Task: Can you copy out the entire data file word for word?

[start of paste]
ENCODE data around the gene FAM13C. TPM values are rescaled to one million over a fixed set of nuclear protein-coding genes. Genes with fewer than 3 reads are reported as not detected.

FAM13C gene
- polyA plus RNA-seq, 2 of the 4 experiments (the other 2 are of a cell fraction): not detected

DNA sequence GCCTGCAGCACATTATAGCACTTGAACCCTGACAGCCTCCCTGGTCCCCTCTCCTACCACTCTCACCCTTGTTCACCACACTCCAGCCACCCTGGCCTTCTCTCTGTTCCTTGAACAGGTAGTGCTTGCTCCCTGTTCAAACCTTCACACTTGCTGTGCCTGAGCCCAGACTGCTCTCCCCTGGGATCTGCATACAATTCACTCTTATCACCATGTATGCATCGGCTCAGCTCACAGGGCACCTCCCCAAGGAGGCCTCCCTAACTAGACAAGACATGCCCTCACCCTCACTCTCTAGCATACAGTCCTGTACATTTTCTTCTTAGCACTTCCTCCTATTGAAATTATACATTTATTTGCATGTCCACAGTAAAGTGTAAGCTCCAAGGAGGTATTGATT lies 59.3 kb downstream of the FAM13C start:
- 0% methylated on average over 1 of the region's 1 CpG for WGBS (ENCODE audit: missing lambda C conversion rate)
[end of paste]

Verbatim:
ENCODE data around the gene FAM13C. TPM values are rescaled to one million over a fixed set of nuclear protein-coding genes. Genes with fewer than 3 reads are reported as not detected.

FAM13C gene
- polyA plus RNA-seq, 2 of the 4 experiments (the other 2 are of a cell fraction): not detected

DNA sequence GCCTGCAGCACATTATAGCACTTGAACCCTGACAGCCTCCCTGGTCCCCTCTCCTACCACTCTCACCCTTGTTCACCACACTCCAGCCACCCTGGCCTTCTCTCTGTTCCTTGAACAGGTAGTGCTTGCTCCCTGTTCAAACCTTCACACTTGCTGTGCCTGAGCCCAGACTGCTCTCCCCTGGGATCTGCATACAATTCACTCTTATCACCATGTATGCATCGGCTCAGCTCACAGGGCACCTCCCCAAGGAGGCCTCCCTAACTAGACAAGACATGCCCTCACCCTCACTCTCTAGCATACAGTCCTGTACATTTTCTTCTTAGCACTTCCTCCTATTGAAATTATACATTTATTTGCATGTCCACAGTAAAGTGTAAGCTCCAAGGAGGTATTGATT lies 59.3 kb downstream of the FAM13C start:
- 0% methylated on average over 1 of the region's 1 CpG for WGBS (ENCODE audit: missing lambda C conversion rate)